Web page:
"The Broken Journey" was skedded as scenarist Satyajit Ray's next directorial project when the veteran Indian helmer became ill and died in early 1992. After a delay, his son Sandip resumed production. Finished project is a middling narrative on par with elder Ray's later, lesser but respectable works; how far the family name's residual arthouse clout will carry it abroad is uncertain.
“The Broken Journey” was skedded as scenarist Satyajit Ray’s next directorial project when the veteran Indian helmer became ill and died in early 1992. After a delay, his son Sandip resumed production. Finished project is a middling narrative on par with elder Ray’s later, lesser but respectable works; how far the family name’s residual arthouse clout will carry it abroad is uncertain.
Heavy-handed opening scenes introduce Calcutta general practitioner Dr. Nihar Sengupta (Soumitra Chatterji) as a jaded urbanite out of touch with basic values. He sloughs off wife’s worries that their college-age daughter may be involved in drugs; his patients are a wealthy, spoiled lot. But the doc leaves these cares behind to present a paper on last 20 years’ med-research progress at a Rotary Club meeting seven hours’ drive away.
En route, his car has a flat near a remote village. While his chauffeur replaces the tire, doc is distracted by moans nearby. He discovers a gravely ill man who’s been exposed to the elements for two days, developing probable pneumonia.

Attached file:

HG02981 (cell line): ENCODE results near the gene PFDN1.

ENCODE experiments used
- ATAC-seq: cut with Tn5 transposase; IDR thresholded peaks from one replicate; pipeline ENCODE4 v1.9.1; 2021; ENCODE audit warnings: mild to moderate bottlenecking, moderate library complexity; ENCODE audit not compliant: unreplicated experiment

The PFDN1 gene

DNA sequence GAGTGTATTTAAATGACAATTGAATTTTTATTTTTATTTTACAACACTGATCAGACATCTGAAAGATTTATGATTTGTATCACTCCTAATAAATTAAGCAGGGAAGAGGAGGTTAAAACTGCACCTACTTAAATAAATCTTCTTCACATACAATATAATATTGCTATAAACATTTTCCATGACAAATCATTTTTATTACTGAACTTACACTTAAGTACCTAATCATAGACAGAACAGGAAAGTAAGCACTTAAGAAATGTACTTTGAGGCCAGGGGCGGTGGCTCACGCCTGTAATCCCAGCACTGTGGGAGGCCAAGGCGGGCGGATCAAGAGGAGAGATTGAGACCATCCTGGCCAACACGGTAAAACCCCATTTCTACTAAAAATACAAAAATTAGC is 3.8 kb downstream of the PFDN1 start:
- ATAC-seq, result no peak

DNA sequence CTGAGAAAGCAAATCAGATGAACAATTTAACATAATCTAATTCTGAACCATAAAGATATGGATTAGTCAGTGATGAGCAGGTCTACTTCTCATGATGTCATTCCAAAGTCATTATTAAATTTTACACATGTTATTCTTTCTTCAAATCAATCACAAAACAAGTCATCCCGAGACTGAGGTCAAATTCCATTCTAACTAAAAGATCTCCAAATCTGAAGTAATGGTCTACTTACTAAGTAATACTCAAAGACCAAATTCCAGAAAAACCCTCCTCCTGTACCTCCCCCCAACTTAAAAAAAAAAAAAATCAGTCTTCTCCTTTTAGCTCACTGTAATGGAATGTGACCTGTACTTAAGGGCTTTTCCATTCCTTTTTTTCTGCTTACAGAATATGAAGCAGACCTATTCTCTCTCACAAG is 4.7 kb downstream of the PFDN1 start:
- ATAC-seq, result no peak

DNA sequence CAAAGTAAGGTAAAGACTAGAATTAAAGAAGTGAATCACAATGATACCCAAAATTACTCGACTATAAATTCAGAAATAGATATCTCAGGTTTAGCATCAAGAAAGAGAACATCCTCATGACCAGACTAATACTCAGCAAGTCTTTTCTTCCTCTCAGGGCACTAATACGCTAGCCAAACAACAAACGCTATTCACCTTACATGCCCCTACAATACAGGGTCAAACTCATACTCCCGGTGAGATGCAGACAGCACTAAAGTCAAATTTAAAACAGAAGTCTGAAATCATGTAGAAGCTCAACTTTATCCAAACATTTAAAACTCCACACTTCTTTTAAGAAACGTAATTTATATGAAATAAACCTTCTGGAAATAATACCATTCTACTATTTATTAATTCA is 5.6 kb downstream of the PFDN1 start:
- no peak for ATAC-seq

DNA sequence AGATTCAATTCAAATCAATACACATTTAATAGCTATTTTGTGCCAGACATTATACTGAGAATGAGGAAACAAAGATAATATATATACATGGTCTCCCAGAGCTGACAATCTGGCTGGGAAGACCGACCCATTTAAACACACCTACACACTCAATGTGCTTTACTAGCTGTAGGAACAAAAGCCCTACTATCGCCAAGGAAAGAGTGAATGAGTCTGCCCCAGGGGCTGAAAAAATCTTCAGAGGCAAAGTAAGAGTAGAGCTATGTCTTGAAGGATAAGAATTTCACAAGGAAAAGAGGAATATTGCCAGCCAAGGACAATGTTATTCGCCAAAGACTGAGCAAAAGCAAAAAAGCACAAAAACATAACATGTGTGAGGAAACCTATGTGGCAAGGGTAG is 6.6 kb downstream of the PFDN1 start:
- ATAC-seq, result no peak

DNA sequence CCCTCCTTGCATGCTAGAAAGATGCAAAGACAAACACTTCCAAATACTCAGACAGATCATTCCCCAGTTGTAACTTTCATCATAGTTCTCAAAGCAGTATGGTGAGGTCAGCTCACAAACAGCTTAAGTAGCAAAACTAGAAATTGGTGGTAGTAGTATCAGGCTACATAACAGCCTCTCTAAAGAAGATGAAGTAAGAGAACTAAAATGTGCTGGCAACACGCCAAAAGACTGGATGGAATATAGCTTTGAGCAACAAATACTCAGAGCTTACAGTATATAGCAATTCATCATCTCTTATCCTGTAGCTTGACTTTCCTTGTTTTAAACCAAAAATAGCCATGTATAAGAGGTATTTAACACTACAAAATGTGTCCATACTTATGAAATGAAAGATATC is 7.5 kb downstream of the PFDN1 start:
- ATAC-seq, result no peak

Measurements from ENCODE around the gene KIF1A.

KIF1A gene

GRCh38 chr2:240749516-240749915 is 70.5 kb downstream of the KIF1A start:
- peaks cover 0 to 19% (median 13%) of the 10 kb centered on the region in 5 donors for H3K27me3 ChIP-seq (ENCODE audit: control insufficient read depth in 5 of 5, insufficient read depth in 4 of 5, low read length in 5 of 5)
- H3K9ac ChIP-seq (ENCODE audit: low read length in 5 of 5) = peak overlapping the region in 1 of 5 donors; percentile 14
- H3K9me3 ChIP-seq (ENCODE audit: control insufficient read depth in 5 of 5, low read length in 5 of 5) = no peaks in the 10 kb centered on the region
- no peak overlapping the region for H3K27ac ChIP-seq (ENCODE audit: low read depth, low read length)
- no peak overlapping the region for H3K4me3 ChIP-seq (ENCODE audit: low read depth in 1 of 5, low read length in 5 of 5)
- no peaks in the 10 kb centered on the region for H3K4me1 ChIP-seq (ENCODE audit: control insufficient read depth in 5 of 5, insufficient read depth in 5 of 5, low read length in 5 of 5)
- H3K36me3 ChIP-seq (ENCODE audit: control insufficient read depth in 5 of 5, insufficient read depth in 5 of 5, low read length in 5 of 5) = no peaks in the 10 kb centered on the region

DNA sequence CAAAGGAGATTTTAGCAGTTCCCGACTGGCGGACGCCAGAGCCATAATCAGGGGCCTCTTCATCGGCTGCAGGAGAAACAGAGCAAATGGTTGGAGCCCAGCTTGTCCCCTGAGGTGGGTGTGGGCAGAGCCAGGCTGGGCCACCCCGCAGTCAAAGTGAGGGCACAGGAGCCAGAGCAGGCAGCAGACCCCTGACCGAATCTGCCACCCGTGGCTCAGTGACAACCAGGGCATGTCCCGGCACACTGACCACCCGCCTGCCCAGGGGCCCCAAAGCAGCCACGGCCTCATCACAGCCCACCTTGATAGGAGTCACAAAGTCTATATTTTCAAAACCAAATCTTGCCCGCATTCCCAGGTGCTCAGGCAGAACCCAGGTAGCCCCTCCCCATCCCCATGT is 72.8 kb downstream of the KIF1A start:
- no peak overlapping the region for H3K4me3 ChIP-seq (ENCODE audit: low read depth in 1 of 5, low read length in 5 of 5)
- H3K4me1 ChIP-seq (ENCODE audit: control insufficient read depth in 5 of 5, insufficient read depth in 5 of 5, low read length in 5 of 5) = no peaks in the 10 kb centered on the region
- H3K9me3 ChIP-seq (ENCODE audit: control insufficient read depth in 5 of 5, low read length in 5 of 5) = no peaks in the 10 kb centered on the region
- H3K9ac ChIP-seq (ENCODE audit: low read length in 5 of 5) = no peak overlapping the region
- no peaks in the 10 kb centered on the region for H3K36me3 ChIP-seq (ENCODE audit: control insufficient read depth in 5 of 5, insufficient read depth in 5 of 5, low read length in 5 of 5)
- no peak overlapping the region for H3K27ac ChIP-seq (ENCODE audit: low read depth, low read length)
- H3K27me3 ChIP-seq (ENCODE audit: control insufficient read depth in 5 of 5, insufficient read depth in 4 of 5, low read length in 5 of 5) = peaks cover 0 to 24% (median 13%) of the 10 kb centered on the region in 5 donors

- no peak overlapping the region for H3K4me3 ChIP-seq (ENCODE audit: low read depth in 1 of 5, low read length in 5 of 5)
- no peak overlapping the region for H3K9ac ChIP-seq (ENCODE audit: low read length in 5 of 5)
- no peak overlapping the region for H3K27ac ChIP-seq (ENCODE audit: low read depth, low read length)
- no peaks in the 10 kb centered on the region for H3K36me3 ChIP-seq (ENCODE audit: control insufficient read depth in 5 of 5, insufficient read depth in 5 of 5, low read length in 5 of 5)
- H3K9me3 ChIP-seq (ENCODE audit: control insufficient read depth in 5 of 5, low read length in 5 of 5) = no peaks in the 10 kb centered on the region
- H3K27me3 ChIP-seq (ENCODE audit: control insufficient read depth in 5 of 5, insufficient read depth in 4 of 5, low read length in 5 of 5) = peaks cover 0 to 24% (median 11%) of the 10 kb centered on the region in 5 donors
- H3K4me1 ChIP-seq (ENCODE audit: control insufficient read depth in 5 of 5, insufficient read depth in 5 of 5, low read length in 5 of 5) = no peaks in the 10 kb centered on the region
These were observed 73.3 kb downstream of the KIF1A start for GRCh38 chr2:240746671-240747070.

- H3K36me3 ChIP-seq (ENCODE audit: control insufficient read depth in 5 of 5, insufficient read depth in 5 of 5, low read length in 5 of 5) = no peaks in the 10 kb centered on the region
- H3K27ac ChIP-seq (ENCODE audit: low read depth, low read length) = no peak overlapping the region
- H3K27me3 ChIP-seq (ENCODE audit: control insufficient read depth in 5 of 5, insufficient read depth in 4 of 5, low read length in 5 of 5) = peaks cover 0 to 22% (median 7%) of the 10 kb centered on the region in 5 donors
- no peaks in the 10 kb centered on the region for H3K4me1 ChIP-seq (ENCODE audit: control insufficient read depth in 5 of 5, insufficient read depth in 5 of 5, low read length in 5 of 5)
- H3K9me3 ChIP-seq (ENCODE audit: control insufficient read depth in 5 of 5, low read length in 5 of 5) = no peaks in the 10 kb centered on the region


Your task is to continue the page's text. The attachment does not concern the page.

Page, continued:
Sengupta impatiently turns the man over to villagers, then suffers conscience pangs and returns soon after — rescuing said peasant from local witch doctor’s harsh “exorcism” ceremony. But when Sengupta rushes back to the remote locale once again the next morning, his guilt-induced renewal of the Hippocratic Oath has come too late.
Implicit critique of urban values is haltingly advanced, and the doctor’s final, symbolic gesture doesn’t carry full weight intended. (Some story sidelines, like his daughter’s alleged drug use and the village girl’s harassment by unwanted suitor, likewise feel underdeveloped.) Still, both script and helmer Sandip Ray’s work gain strength once film settles on peasant’s life-or-death struggle as crux for Sengupta’s own moral reawakening.
Performances are solid, though somewhat cramped by script’s lack of nuance. While lensing and other tech factors are undistinguished, they improve whenever action sticks to village setting.
Musing on morality and medical ethics make pic an intriguing footnote to Satyajit Ray’s career. But even in the helmer’s own hands, this modestly engrossing but semi-realized “Broken Journey” would probably not have rated among his major achievements.
The Broken Journey
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